Now here's something you don't see every day: Cookie cutters made out of a very disparate set of things. Reader Rachel sent us this photo — read on to see why she hacked these clever cookie cutters together!
Despite writing a whole book about sweets, I'm more of a savory girl than anything else. It's not that I never eat dessert, but I like a sprinkle of sea salt on my chocolate and herbs stewed into my ice cream.
So after a kick of eating savory oatmeal for breakfast — olive oil, parmesan, cracked pepper — I said to myself what would happen if I tried making an oatmeal cookie that was more savory than sweet? Not as a dessert, but as a snack, or something to serve before a meal?
I try to always have a few packages of Almondina Biscuits in the Original flavor in my pantry. I've lost count of the times they've rescued me when I've needed a last minute dessert or something to pass with a little cheese and wine before dinner. Almondina biscuits are one of those handy versatile items that can take you from breakfast to dessert, stopping off for afternoon tea and cocktails along the way.
Read on for a few tips on how you can use these delicious, crispy, savory/sweet wafers!
I'm sure you've all tasted the famous Peanut Butter Blossoms, which became universally popular after appearing on the back of a Hershey's Kisses candy bag many years ago. There's a reason they have such staying power; they're delicious. But here's the thing—I don't want to share the same old recipe that appears on every food site on the web. I want to share one that's even better.
When I think of boxed cookies, Nilla Wafers are the most iconic and representative example that come to mind. These crisp, airy little wafers were a staple of kindergarten snacks and the base of more elaborate grown-up desserts (like homey banana pudding). But these classic wafers don't have to come out of a cardboard box; you can make them yourself!
Q: I have for a couple of years been trying to make cookies using the famous Tollhouse recipe, but, no matter the quality of the ingredients it never matches the flavor that the packaged Nestle Tollhouse dough has. It really doesn't come close when you compare them. What am I doing wrong?
Every holiday season we ask a few friends to join us here at The Kitchn for a series of guest posts. The topics range from favorite holiday recipes to family memories and traditions. Today's guest: Terry Boyd. Terry is a longtime reader and community member of The Kitchn, and he writes his own blog, Blue Kitchen. I always learn something when I visit there!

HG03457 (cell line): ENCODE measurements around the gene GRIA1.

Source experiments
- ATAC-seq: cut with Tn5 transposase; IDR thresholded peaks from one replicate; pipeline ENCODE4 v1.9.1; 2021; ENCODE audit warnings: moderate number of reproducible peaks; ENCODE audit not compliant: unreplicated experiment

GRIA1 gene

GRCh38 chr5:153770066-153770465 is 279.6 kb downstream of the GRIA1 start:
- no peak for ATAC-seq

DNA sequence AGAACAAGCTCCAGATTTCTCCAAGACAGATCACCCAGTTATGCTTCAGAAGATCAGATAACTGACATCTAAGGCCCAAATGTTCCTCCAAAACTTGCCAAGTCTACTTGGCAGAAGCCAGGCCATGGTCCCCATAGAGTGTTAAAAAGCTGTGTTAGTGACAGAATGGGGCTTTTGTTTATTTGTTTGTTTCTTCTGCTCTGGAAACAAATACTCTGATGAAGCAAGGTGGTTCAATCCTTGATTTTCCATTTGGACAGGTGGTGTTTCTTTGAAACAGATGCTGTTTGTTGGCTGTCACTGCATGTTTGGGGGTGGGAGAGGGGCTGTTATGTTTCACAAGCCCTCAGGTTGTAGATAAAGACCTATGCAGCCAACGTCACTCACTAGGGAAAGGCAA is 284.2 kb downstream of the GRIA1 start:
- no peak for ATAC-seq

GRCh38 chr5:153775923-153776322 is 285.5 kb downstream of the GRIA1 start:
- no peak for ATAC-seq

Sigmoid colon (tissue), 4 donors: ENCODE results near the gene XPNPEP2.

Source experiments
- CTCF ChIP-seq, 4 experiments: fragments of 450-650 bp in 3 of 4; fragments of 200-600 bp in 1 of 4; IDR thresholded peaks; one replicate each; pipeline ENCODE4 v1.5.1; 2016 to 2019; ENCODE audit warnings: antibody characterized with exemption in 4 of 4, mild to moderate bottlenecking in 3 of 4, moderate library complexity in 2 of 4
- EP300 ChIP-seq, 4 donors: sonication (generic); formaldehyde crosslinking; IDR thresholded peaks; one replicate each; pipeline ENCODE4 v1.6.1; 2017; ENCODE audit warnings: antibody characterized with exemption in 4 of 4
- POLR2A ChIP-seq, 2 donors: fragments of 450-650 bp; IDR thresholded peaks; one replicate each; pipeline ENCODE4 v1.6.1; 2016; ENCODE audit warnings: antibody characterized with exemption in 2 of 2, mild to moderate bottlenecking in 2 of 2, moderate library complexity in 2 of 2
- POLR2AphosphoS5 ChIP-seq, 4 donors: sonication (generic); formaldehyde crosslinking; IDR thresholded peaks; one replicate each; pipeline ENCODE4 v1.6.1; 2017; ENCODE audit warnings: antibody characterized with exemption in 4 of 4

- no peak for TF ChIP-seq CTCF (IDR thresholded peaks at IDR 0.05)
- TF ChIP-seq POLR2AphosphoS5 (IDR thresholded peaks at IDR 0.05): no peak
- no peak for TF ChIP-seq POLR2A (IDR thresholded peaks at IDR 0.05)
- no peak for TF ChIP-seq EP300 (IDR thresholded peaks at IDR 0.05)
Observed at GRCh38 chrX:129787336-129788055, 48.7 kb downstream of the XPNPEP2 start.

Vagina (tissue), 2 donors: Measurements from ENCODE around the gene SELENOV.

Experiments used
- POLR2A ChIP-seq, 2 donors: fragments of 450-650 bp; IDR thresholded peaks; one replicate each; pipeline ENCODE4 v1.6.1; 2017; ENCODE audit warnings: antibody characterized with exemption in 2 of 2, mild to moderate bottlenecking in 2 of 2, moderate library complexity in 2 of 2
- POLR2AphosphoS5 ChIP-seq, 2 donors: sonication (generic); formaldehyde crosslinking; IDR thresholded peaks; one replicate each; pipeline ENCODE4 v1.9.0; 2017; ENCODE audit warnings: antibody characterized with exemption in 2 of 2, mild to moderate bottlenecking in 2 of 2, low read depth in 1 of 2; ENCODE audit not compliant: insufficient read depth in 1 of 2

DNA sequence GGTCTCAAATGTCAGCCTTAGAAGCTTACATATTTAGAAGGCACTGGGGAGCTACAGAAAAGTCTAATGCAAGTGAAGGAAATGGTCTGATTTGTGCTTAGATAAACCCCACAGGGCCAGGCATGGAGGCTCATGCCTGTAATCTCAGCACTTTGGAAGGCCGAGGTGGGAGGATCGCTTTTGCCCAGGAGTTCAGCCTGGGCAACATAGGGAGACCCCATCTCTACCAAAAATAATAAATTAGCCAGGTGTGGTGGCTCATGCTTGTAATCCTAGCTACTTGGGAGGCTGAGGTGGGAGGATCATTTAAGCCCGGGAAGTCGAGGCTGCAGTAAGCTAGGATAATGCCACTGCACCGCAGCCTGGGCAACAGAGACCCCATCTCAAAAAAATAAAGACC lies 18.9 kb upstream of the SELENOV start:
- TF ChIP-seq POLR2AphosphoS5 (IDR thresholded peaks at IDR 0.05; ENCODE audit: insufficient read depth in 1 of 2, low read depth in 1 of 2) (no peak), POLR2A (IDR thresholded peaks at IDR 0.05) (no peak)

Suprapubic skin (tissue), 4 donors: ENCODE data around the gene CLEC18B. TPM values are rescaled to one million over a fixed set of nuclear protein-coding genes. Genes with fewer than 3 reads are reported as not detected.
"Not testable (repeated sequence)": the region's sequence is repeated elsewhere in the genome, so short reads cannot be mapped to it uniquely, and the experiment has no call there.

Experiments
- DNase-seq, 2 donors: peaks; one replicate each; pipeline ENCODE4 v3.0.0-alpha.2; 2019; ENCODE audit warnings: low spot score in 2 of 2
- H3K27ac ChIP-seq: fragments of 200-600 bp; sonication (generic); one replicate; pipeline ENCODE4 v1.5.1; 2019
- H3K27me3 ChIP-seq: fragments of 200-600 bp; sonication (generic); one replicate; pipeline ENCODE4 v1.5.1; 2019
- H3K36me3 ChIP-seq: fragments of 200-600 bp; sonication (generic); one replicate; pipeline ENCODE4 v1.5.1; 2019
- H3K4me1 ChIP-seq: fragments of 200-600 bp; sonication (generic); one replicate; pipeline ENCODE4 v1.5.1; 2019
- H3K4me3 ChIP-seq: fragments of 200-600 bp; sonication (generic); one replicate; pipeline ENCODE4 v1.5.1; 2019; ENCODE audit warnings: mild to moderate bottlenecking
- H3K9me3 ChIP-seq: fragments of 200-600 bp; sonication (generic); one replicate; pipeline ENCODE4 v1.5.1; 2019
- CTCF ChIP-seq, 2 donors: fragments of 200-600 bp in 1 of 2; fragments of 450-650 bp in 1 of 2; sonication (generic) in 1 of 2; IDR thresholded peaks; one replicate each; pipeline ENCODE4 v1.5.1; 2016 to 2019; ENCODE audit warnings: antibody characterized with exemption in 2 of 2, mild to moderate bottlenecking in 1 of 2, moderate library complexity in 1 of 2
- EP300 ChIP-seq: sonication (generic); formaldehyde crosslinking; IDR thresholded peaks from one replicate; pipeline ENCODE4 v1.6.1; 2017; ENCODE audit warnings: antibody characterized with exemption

Fresh rosemary adds a subtle, mysterious something extra to Hazelnut Rosemary Jam Cookies. And unlike so many holiday treats, they're not overly sweet. So they're perfect with a cup of tea — and when holiday guests drop by.
Every holiday season we ask a few friends to join us here at The Kitchn for a series of guest posts. The topics range from favorite holiday recipes to family memories and traditions. Today's guest: Domenica Marchetti. Domenica is a widely-published food writer and columnist, and she has published some wonderful books on Italian cooking, including this year's favorite, The Glorious Pasta of Italy. Welcome Domenica!
That is what our house smelled like on Christmas morning when I was growing up. Even as my sister, Maria, and I attacked the presents piled under the tree, our mother dashed back and forth from the living room to the kitchen, where she fried batches of calcionelli.
These golden-brown crescent-shaped pillows of sweet dough, filled with ground nuts and honey, are a specialty of my Italian mom's native region of Abruzzo. I imagine that as she stood there at the stove at our house in New Jersey, the aroma of honey and orange zest and fried dough brought her right back to her own childhood Christmases in the hilltop city of Chieti.